{{Note|You may need to add the {{Codeline|intel_agp}} module too if the system complains at boot time.}}
 
{{Note|You may need to add the {{Codeline|intel_agp}} module too if the system complains at boot time.}}
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  # mkinitcpio -p linux
 
  # mkinitcpio -p linux
  
Everything should work now. If you are having problems, try explicitly enabling KMS by adding {{Codeline|1=i915.modeset=1}} to your kernel line in {{Filename|/boot/grub/menu.lst}}:
+
and re-login.  Everything should work now. If you are having problems, try explicitly enabling KMS by adding {{Codeline|1=i915.modeset=1}} to your kernel line in {{Filename|/boot/grub/menu.lst}}:
 
  # (0) Arch Linux
 
  # (0) Arch Linux
 
  title  Arch Linux
 
  title  Arch Linux

Revision as of 06:06, 14 November 2011

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Summary help replacing me
Information on Intel graphics cards/chipsets and the intel video driver.
Related
ATI
NVIDIA
Poulsbo
Xorg

Since Intel provides and supports open source drivers, Intel graphics are now essentially plug-and-play.

Note: For use within the console without X, see Uvesafb.

Models

It is a popular mistake to think of "Intel 945G" and "Intel GMA 945" as being the same graphics chip with different names. As a matter of fact, the latter does not exist. Intel uses "GMA" to indicate the graphics core, or the GPU. Anything other than that is actually the model of the motherboard chipset, like "915G", "945GM", "G965" or "G45".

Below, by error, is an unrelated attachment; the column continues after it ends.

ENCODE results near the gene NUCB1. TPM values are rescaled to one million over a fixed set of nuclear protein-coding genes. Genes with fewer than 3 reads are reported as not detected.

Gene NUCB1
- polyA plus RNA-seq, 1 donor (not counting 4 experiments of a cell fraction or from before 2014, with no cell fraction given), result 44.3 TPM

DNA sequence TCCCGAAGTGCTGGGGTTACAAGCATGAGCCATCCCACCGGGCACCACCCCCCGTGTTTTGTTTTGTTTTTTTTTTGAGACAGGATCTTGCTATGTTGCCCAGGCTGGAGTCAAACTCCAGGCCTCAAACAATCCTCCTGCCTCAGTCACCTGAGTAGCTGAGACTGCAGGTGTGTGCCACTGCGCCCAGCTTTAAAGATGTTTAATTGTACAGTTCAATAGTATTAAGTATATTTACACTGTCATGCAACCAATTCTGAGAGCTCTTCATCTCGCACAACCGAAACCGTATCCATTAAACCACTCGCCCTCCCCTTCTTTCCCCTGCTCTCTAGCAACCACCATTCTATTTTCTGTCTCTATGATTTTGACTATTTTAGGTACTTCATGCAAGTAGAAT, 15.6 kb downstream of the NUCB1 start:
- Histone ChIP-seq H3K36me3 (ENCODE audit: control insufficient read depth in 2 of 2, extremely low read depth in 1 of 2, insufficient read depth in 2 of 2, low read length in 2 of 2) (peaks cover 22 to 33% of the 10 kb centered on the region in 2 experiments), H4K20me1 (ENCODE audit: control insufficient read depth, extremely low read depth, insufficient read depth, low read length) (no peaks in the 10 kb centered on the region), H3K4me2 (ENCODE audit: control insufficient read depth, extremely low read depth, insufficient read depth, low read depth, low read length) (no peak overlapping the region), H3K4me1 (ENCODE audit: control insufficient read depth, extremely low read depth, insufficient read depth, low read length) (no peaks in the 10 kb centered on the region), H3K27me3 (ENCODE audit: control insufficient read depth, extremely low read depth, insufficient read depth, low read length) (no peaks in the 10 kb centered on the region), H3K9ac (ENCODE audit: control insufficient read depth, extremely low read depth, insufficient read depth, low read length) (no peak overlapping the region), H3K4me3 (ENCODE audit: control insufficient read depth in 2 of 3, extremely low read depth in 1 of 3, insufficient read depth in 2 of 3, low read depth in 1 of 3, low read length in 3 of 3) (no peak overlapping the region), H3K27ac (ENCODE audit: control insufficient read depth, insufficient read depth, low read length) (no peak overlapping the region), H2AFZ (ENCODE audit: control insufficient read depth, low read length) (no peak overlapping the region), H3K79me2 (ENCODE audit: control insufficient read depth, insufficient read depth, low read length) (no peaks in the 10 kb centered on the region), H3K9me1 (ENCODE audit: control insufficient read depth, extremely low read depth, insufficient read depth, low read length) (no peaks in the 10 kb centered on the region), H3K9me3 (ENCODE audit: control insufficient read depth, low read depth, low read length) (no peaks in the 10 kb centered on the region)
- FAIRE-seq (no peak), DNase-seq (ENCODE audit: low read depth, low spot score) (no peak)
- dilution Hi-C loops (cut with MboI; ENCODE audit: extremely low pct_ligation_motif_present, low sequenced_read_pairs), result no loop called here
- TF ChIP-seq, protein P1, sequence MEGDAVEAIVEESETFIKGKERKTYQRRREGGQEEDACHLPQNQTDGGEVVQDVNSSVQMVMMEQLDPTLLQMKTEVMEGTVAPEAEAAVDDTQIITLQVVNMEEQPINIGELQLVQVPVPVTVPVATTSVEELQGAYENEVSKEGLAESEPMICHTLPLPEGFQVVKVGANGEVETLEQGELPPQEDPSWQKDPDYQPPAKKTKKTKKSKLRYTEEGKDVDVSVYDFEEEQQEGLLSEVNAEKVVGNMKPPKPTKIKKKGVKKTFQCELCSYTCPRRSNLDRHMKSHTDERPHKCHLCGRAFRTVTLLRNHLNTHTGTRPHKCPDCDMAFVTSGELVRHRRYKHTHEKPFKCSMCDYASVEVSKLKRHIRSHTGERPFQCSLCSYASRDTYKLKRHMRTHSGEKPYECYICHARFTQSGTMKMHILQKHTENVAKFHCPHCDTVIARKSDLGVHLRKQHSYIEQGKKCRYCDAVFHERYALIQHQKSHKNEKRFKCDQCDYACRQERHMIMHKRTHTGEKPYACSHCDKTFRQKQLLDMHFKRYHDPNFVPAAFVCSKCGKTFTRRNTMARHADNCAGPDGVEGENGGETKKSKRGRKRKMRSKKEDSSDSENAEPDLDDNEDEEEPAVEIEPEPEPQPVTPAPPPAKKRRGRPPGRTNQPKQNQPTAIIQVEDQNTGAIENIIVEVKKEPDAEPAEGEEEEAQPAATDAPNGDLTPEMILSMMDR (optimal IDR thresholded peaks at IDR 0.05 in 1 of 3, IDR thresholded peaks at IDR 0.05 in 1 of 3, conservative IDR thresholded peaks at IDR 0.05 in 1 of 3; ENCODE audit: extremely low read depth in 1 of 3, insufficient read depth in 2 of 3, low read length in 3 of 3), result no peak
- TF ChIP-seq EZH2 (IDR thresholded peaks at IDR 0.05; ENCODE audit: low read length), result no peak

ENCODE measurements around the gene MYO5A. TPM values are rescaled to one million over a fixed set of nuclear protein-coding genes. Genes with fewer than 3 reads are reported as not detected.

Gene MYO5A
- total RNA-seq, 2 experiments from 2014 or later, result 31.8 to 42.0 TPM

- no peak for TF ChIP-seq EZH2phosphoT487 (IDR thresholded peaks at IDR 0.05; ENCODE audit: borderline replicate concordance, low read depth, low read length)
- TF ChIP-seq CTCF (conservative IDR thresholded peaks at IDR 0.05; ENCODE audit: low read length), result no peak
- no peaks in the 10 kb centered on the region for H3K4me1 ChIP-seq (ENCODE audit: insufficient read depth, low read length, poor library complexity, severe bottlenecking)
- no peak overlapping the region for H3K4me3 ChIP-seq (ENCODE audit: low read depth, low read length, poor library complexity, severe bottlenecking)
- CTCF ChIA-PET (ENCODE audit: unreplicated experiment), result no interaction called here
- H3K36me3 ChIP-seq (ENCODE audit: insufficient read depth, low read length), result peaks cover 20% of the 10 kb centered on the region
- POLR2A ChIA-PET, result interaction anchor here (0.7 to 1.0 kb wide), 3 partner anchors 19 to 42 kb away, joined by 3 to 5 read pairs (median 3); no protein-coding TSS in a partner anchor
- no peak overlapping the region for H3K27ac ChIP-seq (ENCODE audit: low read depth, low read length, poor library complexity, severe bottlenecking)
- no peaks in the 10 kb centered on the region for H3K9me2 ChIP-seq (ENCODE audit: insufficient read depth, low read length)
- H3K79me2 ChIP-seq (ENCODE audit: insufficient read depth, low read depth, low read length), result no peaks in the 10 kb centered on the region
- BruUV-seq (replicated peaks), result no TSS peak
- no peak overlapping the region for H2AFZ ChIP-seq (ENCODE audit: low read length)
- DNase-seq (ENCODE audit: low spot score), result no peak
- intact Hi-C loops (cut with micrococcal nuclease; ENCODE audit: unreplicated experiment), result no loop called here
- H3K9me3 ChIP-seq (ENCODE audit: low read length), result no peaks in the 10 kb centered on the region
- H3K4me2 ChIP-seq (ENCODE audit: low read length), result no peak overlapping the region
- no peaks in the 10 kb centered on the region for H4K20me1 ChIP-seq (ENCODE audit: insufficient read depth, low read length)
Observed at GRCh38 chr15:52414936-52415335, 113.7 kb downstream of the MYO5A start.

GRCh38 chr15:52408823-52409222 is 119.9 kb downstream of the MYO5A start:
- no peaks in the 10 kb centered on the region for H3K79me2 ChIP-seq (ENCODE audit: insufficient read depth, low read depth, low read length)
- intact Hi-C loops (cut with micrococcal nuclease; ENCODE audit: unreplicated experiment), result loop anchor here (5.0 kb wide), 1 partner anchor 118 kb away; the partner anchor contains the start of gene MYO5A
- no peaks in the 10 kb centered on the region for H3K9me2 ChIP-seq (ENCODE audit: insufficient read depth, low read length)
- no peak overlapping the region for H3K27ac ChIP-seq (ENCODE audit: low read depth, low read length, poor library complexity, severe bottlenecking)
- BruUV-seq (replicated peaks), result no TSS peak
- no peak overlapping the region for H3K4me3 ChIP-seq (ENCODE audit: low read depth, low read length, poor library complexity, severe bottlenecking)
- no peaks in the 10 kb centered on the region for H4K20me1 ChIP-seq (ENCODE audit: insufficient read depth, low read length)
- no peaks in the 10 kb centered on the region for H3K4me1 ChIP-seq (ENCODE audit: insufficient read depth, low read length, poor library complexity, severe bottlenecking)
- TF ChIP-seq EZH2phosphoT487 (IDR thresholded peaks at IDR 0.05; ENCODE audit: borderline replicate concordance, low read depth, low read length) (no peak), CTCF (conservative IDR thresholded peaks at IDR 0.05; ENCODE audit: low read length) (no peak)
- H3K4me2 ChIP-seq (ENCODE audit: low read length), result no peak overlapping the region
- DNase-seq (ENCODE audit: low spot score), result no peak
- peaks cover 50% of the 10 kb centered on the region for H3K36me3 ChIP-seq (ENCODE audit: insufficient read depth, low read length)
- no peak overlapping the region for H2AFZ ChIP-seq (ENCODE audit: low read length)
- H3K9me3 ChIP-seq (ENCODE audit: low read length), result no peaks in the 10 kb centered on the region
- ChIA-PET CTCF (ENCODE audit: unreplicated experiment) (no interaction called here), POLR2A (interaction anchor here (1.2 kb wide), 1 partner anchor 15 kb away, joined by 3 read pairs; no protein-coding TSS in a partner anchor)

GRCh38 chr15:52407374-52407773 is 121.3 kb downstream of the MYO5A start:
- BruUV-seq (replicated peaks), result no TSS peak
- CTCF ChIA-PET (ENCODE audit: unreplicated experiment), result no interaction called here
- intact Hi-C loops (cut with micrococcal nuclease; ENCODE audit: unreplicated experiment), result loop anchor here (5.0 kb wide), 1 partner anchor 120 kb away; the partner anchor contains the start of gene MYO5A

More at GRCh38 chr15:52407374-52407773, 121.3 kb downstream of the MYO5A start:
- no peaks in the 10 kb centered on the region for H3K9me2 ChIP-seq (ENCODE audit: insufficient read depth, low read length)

The more common GPUs and their corresponding motherboard chipsets are:

  • Intel GMA 900 (910, 915)
  • Intel GMA 950 (945)

The "i810" chipset (again, motherboard; not GPU) is actually really old and was manufactured long before the 9xx product line with which the GMA onboard-graphics branding began. Similarly, alternative names for the 910, 915 and 945 chips may include the i prefix.

See this for a list.

Driver

Installation

Prerequisite: Xorg

# pacman -S xf86-video-intel

You may need to install lib32-intel-dri in 64-bit systems to use acceleration in 32-bit programs.

Note: lib32-intel-dri is found in the [multilib] repository.

Configuration

There is no need for any kind of configuration to get the Xorg running (an Template:Filename is unneeded).

One thing that you should have already done from the start (not a configuration step per se) is to add your user to the relevant group:

# gpasswd -a username video

KMS (Kernel Mode Setting)